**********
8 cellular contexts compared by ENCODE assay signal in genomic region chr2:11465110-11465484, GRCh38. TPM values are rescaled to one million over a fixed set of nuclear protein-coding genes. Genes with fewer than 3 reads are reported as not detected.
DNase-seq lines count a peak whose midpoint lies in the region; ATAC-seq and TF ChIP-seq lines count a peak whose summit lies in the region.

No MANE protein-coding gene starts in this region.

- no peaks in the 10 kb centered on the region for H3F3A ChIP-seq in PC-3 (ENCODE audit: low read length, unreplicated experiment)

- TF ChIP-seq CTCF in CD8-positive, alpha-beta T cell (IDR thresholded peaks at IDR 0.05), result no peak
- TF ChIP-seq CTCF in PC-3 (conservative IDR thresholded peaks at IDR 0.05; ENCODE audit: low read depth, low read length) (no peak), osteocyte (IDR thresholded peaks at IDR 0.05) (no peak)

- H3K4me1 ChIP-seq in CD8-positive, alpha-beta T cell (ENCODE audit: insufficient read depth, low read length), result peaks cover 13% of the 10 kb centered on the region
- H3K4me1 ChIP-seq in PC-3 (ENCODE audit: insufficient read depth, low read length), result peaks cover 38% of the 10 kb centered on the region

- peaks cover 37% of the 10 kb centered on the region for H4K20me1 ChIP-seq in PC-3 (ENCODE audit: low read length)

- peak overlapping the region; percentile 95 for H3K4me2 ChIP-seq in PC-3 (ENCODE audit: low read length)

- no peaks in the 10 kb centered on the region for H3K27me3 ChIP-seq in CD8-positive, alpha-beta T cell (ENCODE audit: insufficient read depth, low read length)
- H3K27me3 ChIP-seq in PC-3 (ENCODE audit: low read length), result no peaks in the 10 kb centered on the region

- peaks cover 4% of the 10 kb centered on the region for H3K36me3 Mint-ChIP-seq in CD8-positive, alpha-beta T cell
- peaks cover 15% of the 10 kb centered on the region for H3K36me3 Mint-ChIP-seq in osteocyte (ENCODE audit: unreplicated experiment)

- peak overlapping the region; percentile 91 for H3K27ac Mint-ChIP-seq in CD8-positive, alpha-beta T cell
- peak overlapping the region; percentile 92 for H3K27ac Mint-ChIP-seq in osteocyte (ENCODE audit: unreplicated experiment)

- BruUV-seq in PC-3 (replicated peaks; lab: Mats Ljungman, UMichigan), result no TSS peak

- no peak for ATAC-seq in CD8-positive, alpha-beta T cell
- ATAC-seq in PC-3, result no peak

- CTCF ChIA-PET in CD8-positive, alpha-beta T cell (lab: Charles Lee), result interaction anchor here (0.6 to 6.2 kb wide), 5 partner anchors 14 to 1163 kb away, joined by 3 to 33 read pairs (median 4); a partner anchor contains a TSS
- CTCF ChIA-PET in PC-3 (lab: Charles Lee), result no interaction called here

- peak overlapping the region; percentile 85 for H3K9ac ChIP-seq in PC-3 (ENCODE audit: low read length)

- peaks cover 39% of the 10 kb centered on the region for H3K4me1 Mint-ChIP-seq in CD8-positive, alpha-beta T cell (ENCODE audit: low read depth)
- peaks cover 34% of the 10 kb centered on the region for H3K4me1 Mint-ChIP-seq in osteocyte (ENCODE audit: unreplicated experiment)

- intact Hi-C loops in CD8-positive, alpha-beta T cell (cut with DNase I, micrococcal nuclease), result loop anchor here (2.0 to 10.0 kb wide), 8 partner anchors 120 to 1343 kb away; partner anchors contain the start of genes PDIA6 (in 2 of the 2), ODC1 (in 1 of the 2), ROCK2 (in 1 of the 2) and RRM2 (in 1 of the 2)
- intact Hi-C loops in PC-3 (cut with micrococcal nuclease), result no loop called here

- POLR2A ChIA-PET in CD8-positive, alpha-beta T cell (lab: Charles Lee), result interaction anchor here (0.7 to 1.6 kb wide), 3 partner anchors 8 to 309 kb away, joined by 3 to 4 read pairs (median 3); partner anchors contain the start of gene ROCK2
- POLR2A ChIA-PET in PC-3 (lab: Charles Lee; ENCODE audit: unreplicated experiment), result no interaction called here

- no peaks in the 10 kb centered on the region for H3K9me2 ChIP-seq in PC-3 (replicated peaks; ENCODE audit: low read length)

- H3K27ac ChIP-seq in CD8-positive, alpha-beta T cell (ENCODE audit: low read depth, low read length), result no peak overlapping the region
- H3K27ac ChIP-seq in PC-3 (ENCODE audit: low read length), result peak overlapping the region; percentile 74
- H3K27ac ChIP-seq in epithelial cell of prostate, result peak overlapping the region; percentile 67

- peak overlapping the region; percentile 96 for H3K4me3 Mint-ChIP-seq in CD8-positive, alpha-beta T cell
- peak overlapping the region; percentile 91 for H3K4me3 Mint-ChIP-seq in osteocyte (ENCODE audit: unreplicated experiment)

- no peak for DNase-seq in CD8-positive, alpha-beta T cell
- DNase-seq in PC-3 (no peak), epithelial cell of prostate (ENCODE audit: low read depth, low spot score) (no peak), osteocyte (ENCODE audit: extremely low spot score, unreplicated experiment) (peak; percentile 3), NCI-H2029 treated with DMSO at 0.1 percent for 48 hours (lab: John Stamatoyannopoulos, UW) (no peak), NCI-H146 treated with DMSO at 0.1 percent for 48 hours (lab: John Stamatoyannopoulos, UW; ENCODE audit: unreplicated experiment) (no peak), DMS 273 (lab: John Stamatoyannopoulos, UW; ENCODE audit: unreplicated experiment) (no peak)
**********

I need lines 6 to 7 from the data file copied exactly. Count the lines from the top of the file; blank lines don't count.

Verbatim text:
- TF ChIP-seq CTCF in PC-3 (conservative IDR thresholded peaks at IDR 0.05; ENCODE audit: low read depth, low read length) (no peak), osteocyte (IDR thresholded peaks at IDR 0.05) (no peak)

- H3K4me1 ChIP-seq in CD8-positive, alpha-beta T cell (ENCODE audit: insufficient read depth, low read length), result peaks cover 13% of the 10 kb centered on the region